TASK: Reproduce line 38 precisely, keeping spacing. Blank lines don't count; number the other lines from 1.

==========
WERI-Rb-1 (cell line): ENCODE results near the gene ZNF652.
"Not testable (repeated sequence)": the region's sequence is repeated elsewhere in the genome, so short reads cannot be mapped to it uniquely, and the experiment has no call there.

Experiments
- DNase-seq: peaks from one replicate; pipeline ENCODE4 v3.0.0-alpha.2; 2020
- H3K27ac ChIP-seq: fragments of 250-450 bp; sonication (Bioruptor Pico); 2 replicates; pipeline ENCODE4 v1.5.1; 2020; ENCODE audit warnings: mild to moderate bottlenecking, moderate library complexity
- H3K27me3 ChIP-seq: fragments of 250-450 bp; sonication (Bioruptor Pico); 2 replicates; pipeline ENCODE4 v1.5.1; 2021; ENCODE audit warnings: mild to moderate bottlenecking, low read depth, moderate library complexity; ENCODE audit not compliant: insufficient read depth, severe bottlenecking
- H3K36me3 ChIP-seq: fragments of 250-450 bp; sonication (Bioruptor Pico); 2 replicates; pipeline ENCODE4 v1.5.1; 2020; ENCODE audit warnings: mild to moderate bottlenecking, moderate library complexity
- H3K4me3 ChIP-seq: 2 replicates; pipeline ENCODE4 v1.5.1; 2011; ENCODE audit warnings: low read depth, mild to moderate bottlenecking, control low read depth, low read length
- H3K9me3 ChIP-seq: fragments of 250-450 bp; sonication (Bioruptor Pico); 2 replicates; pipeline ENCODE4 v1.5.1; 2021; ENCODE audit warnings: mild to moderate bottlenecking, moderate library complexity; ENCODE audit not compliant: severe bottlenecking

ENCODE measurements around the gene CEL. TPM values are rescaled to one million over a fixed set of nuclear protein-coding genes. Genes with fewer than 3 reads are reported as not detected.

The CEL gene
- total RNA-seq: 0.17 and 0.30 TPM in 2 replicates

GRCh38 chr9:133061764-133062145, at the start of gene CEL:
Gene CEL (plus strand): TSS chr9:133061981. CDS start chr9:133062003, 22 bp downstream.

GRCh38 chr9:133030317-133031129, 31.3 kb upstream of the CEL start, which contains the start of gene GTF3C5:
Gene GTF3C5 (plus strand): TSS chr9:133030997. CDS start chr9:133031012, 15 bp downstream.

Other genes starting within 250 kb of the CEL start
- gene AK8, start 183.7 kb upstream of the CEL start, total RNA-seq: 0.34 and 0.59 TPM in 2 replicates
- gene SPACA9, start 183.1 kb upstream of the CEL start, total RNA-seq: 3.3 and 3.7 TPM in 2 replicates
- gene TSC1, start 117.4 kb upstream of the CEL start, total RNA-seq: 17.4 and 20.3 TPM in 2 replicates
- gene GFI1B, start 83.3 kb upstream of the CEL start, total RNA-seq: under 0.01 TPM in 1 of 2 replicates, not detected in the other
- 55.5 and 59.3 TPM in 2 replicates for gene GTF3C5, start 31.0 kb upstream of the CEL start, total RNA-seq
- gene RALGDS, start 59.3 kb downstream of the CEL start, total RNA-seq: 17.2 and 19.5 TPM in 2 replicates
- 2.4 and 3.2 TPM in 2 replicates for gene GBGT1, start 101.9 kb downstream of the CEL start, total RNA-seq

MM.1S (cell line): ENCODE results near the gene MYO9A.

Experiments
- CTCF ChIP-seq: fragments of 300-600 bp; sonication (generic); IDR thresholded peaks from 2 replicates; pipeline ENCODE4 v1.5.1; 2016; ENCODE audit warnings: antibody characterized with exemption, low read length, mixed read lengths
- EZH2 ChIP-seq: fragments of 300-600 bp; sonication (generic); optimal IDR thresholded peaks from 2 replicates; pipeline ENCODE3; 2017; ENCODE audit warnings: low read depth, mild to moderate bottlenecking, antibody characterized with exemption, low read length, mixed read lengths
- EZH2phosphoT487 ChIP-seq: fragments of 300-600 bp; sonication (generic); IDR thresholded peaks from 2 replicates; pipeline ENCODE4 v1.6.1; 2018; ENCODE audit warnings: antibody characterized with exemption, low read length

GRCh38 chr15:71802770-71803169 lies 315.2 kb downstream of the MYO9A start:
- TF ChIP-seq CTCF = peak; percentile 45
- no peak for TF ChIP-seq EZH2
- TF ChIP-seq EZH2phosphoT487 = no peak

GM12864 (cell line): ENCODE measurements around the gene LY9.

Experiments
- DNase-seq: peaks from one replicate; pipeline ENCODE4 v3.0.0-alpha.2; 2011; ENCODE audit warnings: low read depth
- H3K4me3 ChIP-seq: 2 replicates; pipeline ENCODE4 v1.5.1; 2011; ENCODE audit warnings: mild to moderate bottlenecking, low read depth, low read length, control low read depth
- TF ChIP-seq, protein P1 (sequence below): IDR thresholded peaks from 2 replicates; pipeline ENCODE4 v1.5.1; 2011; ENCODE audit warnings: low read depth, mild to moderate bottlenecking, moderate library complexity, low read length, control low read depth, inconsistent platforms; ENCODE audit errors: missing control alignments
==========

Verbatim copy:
- TF ChIP-seq, protein P1 (sequence below): IDR thresholded peaks from 2 replicates; pipeline ENCODE4 v1.5.1; 2011; ENCODE audit warnings: low read depth, mild to moderate bottlenecking, moderate library complexity, low read length, control low read depth, inconsistent platforms; ENCODE audit errors: missing control alignments